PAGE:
United Quickly Settles With Dragged Passenger
United Airlines has reached a settlement with Dr. David Dao, the bumped passenger who was dragged off a Republic Airlines regional flight (operating as United) after having his nose broken and losing two teeth in the process. The cellphone video of the incident and subsequent backlash has focused discussion on how everyone behaves in the aluminum tubes and likely made the doctor from Louisville, who was trying to get home from Chicago on April 9, a wealthy man. Of course the first term of the settlement is nondisclosure but Dao’s lawyer Thomas Demetrio said he’s hopeful it will result in more than a pot of cash for his client. “Dr. Dao has become the unintended champion for the adopting of changes which will certainly help improve the lives of literally millions of travelers,” said Demetrio, one of Dao’s two lawyers. “I sincerely hope that all other airlines make similar changes and follow United’s lead in helping to improve the passenger flying experience with an emphasis on empathy, patience, respect and dignity.”
For its part United seemed to agree with that general theme and announced policy changes resulting from the event in which it cited the limited power of its employees to resolve involuntary bumping situations on that day and that rules had become more important than its customers. “This is a turning point for all of us at United and it signals a culture shift toward becoming a better, more customer-focused airline,” chief executive Oscar Munoz said in a statement. United and other airlines have now increased the maximum cash compensation for bumping to $10,000 (Dao was offered $800 and a fellow passenger who offered to take his place for $1,000 was turned down).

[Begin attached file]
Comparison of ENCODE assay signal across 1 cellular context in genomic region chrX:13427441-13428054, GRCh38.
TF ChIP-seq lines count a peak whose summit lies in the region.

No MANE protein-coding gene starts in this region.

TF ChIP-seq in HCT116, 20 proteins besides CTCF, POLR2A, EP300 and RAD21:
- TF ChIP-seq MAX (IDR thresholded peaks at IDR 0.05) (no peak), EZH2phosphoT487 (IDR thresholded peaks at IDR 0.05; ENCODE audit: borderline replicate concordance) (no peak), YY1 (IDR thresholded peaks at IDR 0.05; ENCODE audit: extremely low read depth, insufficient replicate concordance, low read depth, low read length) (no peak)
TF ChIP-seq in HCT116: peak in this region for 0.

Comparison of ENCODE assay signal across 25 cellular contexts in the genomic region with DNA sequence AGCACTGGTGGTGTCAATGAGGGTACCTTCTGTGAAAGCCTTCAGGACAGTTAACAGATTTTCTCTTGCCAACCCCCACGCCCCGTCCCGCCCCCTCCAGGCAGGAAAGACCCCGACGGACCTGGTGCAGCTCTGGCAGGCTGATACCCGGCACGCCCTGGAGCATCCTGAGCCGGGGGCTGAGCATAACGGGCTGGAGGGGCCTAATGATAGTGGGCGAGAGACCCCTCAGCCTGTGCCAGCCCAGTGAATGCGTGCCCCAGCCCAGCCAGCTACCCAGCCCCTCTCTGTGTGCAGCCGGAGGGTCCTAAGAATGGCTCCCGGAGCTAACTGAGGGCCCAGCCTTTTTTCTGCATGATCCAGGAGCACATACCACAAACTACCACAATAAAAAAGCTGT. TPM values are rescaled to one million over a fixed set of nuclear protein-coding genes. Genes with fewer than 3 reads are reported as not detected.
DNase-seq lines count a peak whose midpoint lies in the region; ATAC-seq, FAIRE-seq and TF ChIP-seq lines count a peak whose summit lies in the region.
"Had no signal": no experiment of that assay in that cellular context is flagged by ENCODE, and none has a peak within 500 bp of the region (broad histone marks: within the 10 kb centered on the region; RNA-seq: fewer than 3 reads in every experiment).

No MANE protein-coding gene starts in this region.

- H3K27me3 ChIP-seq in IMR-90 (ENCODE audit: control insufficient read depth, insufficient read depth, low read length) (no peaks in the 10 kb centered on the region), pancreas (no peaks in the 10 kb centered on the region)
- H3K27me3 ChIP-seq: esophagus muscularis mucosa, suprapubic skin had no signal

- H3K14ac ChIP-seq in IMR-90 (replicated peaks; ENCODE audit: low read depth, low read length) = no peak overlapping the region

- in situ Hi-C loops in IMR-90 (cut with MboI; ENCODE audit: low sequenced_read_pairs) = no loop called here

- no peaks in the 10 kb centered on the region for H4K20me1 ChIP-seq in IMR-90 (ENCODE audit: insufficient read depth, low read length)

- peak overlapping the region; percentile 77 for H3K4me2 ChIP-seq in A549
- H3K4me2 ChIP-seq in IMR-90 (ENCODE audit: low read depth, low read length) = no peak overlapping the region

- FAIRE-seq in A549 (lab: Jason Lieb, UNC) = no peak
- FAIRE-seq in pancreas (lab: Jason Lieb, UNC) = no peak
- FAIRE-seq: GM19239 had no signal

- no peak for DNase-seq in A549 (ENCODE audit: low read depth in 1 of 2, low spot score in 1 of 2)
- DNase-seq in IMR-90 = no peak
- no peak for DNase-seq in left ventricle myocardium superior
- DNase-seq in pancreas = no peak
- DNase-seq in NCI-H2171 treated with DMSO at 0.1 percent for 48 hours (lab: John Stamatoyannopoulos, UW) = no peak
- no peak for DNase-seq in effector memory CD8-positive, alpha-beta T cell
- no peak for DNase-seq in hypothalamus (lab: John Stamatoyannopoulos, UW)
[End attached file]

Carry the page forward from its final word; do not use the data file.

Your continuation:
Whether United’s hugely expensive mea culpa will be enough to quell concerns in Congress is another matter, however. A bill introduced in the Senate on Wednesday would require an examination into overbooking and perhaps set limits on the number of seats an airline can sell on each flight. Other airlines, who briefly took advantage of United’s very public plight, have since announced changes to their own procedures to prevent such things from happening to them and likely to try to prevent lawmakers from getting involved.